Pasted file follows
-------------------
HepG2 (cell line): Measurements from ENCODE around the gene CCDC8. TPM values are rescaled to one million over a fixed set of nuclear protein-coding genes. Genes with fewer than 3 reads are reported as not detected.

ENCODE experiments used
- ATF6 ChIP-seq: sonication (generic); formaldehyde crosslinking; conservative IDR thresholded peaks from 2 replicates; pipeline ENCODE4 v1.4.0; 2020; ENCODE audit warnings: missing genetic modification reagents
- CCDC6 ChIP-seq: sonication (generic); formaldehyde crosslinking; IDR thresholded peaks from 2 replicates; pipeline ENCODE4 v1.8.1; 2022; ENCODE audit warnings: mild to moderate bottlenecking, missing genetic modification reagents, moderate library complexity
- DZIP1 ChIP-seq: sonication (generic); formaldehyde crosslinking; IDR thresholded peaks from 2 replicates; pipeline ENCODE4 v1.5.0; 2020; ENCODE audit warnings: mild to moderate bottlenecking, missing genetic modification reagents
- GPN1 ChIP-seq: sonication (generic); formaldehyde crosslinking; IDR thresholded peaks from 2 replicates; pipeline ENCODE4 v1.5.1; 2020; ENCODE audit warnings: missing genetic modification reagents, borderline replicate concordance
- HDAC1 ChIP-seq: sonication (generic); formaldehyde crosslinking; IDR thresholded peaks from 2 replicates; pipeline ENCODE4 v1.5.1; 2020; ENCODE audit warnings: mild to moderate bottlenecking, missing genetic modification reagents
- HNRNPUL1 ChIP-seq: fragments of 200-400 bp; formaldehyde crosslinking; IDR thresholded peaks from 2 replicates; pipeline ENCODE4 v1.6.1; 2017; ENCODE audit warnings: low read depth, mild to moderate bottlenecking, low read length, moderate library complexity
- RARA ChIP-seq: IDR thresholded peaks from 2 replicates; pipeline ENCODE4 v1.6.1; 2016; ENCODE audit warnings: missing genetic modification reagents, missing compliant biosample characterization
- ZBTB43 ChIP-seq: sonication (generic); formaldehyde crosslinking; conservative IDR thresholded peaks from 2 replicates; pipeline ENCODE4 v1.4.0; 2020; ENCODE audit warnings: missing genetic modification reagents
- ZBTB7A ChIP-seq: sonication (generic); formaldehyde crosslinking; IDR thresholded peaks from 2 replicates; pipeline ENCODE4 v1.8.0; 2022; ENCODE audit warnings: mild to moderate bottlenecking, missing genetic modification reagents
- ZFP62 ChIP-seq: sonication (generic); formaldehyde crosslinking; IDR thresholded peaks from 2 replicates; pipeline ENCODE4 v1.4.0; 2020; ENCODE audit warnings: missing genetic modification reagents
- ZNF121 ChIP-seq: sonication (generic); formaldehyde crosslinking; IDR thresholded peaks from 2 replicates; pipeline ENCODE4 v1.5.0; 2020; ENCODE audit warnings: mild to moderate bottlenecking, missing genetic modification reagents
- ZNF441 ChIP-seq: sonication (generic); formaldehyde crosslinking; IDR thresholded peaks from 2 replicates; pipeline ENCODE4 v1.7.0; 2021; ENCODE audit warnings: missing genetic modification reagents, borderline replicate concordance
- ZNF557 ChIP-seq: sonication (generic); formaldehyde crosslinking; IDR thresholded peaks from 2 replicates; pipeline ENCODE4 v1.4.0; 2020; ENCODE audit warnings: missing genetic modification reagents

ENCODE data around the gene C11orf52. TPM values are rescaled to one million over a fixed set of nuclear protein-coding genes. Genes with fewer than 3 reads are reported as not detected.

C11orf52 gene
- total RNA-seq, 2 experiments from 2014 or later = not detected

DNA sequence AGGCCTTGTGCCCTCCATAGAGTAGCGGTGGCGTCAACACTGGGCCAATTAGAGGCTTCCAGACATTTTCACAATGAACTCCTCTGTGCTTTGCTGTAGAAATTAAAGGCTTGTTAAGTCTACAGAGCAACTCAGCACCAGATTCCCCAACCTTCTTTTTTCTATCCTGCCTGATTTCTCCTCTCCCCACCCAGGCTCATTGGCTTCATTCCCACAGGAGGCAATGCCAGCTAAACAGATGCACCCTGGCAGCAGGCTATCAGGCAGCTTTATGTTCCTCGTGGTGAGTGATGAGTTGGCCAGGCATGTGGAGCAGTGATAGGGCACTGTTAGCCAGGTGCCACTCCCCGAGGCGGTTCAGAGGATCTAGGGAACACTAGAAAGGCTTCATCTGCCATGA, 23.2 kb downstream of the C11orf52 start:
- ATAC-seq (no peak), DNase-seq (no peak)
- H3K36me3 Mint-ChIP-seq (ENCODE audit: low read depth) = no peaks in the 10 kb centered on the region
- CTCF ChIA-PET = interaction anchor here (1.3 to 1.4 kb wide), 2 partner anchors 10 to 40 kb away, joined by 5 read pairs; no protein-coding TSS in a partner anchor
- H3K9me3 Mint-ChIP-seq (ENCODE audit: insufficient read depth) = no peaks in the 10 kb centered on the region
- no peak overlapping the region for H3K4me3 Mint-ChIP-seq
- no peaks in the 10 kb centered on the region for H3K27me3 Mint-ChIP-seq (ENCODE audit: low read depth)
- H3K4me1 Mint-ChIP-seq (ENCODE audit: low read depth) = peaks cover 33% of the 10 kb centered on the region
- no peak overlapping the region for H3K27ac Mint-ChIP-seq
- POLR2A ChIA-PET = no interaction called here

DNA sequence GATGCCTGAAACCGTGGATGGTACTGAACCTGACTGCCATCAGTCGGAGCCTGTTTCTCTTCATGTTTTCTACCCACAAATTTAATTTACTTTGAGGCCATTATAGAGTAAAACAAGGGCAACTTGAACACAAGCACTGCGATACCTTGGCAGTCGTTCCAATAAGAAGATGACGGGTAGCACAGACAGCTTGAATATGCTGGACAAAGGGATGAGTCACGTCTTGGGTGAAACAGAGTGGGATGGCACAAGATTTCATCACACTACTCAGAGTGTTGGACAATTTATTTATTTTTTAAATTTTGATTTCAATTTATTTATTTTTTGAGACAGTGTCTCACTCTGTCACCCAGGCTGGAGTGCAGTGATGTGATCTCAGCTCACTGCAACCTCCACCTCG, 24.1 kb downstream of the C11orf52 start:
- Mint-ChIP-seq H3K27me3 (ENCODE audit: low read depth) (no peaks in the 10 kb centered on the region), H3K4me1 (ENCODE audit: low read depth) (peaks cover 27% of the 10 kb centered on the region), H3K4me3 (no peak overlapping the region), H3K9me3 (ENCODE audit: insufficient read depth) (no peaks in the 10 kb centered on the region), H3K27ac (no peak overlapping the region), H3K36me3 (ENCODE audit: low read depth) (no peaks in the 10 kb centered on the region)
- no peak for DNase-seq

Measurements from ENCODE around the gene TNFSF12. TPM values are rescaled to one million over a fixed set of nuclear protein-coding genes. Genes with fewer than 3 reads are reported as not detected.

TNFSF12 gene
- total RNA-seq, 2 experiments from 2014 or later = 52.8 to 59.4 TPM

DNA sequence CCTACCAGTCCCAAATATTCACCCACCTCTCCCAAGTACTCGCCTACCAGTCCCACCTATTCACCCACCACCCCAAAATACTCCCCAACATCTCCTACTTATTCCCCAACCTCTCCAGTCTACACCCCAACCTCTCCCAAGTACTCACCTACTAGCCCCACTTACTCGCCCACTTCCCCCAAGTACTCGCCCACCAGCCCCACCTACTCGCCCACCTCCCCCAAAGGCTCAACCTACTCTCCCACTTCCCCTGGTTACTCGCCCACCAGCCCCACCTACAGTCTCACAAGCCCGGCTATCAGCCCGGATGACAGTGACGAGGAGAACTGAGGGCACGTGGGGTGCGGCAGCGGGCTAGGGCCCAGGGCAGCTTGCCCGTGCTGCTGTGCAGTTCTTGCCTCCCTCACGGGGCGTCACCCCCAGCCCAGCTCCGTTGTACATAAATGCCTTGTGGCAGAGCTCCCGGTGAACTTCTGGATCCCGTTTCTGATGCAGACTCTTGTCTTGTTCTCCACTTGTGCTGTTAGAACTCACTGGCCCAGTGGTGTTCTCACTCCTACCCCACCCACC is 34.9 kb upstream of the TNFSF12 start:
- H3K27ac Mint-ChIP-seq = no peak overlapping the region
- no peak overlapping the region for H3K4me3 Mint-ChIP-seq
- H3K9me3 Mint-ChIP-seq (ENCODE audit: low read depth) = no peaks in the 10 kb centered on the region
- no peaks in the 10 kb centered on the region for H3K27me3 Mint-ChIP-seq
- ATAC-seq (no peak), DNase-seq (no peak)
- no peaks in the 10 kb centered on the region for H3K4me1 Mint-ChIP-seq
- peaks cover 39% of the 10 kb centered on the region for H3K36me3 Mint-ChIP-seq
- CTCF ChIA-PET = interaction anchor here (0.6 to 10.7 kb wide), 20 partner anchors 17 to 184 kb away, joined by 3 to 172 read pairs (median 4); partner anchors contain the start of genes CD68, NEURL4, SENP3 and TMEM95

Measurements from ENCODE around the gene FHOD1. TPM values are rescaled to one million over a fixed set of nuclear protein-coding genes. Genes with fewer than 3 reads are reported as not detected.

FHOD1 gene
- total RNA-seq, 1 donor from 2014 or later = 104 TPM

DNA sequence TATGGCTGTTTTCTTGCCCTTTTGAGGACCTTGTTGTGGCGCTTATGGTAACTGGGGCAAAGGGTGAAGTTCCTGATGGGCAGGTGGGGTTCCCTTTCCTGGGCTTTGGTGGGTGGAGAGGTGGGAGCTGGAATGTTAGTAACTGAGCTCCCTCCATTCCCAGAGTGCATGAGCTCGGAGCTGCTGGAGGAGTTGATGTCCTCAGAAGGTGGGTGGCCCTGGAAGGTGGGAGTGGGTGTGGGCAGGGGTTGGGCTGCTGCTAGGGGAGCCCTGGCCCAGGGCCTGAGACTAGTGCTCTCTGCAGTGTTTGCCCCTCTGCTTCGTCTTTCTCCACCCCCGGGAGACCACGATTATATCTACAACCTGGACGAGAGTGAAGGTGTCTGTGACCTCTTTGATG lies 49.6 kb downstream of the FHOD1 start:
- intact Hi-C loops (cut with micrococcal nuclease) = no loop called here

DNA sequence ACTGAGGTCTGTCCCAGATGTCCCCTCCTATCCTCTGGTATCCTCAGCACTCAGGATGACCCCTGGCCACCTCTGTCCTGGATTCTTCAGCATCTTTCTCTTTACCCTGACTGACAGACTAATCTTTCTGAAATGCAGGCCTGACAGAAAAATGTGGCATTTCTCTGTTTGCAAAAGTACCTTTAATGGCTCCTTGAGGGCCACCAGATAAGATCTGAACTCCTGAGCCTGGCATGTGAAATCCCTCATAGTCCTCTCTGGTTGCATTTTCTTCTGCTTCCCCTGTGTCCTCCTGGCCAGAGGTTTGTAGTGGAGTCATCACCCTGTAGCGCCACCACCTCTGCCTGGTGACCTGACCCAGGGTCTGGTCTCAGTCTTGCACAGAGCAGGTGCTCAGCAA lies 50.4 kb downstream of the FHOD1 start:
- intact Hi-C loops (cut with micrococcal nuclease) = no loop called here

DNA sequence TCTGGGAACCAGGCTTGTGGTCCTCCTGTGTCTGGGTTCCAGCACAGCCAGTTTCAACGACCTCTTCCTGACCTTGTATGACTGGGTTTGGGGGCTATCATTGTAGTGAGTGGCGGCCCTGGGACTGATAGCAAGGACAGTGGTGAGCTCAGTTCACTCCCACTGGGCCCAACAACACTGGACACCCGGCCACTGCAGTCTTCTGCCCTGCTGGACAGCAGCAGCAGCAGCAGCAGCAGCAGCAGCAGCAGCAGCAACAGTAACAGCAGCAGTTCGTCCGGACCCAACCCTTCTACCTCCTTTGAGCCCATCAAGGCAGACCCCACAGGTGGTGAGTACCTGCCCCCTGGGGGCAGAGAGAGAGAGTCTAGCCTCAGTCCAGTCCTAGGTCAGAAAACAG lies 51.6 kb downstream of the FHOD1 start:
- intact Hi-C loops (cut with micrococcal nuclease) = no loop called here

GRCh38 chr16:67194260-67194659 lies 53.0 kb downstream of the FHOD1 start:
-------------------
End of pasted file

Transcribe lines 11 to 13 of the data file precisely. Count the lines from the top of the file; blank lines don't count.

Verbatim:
- ZBTB7A ChIP-seq: sonication (generic); formaldehyde crosslinking; IDR thresholded peaks from 2 replicates; pipeline ENCODE4 v1.8.0; 2022; ENCODE audit warnings: mild to moderate bottlenecking, missing genetic modification reagents
- ZFP62 ChIP-seq: sonication (generic); formaldehyde crosslinking; IDR thresholded peaks from 2 replicates; pipeline ENCODE4 v1.4.0; 2020; ENCODE audit warnings: missing genetic modification reagents
- ZNF121 ChIP-seq: sonication (generic); formaldehyde crosslinking; IDR thresholded peaks from 2 replicates; pipeline ENCODE4 v1.5.0; 2020; ENCODE audit warnings: mild to moderate bottlenecking, missing genetic modification reagents